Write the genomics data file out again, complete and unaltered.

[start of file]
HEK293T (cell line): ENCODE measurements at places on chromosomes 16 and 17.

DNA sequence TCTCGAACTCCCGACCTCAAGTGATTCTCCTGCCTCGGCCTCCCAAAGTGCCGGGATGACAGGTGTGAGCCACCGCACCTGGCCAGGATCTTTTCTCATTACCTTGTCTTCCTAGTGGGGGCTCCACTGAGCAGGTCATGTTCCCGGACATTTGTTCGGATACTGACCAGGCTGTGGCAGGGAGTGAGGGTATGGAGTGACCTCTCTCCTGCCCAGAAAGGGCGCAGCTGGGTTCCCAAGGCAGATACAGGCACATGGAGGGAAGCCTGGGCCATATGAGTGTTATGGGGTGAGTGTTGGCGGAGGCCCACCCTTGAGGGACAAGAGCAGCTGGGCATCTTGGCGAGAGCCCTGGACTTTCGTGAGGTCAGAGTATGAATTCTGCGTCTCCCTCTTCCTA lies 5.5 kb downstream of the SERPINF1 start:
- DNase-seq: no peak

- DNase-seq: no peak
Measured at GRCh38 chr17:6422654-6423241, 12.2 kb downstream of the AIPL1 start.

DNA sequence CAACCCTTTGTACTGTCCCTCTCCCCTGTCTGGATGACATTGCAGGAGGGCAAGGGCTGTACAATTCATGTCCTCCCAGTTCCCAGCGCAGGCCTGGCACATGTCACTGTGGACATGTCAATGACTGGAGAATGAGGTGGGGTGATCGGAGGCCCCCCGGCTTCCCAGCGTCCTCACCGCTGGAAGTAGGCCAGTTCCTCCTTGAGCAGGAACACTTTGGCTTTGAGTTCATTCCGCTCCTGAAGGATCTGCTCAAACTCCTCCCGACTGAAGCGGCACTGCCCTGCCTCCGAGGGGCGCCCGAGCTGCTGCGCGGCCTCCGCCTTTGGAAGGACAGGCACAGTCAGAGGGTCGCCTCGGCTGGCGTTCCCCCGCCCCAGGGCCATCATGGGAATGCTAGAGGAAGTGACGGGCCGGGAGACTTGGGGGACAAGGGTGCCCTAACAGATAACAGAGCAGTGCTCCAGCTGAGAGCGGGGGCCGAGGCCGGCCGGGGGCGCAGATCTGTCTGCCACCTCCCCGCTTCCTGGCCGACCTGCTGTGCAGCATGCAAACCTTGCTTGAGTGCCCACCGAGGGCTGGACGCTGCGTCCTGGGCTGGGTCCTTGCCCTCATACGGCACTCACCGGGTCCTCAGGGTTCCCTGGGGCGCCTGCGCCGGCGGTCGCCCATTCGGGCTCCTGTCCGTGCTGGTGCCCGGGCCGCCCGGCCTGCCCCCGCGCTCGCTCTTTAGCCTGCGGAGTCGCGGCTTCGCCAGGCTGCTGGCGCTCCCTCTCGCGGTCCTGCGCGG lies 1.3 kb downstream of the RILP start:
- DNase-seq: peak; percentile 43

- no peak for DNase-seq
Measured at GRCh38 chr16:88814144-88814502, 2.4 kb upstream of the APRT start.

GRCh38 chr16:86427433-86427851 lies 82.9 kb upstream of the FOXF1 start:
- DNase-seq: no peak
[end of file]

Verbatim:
HEK293T (cell line): ENCODE measurements at places on chromosomes 16 and 17.

DNA sequence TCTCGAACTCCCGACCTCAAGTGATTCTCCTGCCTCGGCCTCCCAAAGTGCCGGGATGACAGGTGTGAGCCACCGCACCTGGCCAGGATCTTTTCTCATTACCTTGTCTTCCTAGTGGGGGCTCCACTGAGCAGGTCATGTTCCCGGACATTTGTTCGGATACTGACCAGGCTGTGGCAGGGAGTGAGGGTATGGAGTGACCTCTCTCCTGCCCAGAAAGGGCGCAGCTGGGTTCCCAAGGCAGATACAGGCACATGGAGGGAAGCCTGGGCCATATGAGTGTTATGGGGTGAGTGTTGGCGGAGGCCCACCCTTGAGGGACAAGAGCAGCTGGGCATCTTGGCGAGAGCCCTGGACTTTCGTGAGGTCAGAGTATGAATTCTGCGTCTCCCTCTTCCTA lies 5.5 kb downstream of the SERPINF1 start:
- DNase-seq: no peak

- DNase-seq: no peak
Measured at GRCh38 chr17:6422654-6423241, 12.2 kb downstream of the AIPL1 start.

DNA sequence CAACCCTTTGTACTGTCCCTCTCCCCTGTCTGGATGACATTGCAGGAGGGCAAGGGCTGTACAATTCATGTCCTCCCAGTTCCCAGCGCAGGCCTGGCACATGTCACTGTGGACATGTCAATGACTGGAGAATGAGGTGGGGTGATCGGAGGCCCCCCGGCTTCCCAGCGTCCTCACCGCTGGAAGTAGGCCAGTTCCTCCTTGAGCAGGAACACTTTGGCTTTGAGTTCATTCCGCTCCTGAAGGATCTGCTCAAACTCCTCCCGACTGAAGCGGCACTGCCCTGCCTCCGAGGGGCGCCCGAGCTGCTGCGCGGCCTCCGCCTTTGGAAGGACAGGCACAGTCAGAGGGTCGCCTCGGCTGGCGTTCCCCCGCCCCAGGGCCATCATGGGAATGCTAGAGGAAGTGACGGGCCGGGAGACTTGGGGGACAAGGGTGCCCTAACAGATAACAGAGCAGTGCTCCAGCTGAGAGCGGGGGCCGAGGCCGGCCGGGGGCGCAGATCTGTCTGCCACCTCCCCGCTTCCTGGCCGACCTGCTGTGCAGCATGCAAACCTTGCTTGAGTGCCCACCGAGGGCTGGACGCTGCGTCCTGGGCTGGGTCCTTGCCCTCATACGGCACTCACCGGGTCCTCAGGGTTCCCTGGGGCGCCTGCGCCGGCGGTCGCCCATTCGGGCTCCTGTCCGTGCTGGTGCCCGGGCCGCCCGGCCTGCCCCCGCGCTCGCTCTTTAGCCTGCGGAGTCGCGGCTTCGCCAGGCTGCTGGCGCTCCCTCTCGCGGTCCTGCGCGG lies 1.3 kb downstream of the RILP start:
- DNase-seq: peak; percentile 43

- no peak for DNase-seq
Measured at GRCh38 chr16:88814144-88814502, 2.4 kb upstream of the APRT start.

GRCh38 chr16:86427433-86427851 lies 82.9 kb upstream of the FOXF1 start:
- DNase-seq: no peak